By SAM STANTON AND JIM SANDERS
December 20, 2005
"We know it's not legal, but it's just done," said George Main, spokesman for the Sacramento, Calif., chapter of Veterans for Peace, which has had its anti-war protests monitored by law enforcement.
"It doesn't surprise me because, when I was in the military in the Army security agency, we were the collection arm for the National Security Agency and it was one of the things we did. But not against peace people."
The president's 2002 decision to allow eavesdropping without warrants was made in the months after the Sept. 11, 2001, attacks, but it was not disclosed until last week.
Reaction in Washington was swift, with elected leaders condemning the decision and some calling for investigations. The revelation came amid debate in the Senate over renewal of some key portions of the USA Patriot Act, which has been singled out by civil libertarians as a threat to Americans' freedoms.
The American Civil Liberties Union, which has teamed with conservative groups to roll back elements of the act, said it was "shocked" at the disclosure that the president had allowed the NSA to eavesdrop on phone and e-mail conversations inside the country without a warrant. The NSA is an intelligence agency that specializes in high-tech electronic eavesdropping, usually outside the U.S.
"Eavesdropping on conversations of U.S. citizens and others in the United States without a court order and without complying with the procedures of the Foreign Intelligence Surveillance Act is both illegal and unconstitutional," Caroline Fredrickson, director of the ACLU Washington Legislative Office, said in a statement. "The administration is claiming extraordinary presidential powers at the expense of civil liberties and is putting the president above the law."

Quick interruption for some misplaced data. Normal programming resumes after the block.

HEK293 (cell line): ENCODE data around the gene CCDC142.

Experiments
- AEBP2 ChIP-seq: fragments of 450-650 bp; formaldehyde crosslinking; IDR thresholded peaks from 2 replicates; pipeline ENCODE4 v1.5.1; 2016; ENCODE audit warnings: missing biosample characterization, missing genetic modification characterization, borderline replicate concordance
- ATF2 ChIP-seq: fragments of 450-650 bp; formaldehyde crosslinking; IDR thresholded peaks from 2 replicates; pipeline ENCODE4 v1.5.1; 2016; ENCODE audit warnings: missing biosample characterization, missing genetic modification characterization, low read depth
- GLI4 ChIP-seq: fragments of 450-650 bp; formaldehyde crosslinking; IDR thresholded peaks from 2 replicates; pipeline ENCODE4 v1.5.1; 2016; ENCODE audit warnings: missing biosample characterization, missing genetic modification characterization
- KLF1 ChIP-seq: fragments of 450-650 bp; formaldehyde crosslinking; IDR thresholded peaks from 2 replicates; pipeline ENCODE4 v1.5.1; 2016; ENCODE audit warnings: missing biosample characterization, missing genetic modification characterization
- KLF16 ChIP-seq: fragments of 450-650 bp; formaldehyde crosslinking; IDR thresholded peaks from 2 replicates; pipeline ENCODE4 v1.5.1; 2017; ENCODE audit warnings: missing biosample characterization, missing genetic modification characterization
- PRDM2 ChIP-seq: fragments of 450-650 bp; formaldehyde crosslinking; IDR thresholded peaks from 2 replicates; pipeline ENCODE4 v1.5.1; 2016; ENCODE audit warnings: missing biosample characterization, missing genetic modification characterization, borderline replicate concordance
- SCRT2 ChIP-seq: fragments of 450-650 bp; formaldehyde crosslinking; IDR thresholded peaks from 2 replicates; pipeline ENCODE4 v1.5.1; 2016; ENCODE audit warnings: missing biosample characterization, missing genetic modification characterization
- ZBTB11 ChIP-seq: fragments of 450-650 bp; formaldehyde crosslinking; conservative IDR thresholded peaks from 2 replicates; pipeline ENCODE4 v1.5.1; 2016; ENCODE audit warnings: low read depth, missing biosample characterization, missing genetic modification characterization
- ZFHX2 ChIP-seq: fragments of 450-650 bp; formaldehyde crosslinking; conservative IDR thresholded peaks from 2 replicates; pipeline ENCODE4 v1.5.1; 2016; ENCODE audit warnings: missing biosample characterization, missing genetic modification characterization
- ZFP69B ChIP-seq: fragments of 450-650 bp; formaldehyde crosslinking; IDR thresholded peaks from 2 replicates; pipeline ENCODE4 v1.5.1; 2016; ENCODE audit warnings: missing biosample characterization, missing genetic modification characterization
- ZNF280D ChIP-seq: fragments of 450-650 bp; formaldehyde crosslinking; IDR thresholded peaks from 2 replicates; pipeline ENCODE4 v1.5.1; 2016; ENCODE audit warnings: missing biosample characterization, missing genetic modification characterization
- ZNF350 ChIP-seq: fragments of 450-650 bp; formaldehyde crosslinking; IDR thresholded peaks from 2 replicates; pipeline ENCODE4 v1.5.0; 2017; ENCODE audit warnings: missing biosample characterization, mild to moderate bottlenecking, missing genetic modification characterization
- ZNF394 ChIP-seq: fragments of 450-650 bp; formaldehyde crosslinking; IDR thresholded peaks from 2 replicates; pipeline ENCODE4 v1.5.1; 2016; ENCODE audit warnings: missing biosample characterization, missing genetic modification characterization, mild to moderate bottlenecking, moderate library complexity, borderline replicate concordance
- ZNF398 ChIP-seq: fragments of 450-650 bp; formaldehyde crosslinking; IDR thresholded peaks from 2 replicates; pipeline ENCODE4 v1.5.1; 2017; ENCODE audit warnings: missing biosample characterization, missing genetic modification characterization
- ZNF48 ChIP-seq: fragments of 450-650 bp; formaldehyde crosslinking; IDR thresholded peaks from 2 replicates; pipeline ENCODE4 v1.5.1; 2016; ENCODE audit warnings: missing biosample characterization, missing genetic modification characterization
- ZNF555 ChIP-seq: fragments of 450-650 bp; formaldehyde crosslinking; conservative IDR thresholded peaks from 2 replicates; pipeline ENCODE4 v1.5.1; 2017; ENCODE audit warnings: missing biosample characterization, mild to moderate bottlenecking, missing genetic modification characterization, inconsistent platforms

It was reported Friday that the decision affected international communications involving people inside the United States, and that in the past authorization to tap into communications involving U.S. citizens required a court warrant issued by the secret Foreign Intelligence Surveillance Court, known as FISA.
The president's decision was said to be designed to help in anti-terror investigations, but some observers said the move was surprising because getting court approval for such warrants is considered routine.
"It's disturbing that the government is bypassing the extremely low threshold of the FISA court to do whatever it wants to spy on Americans," said Basim Elkarra, executive director of the Sacramento Valley office of the Council on American-Islamic Relations. "FISA almost never turns down any requests to tap phones, and you can retroactively file with FISA, you can file for a warrant after the fact."
Neal Coonerty, owner of Bookshop Santa Cruz and a former president of the American Booksellers Association, said the president's move "is unnecessary."
"There are legal mechanisms to take care of this sort of thing," said Coonerty, who has criticized parts of the Patriot Act that make bookstore and library records available for government investigations. "This is not needed. ...
"I'm not an attorney, but I would guess that the legality of this is a big question."
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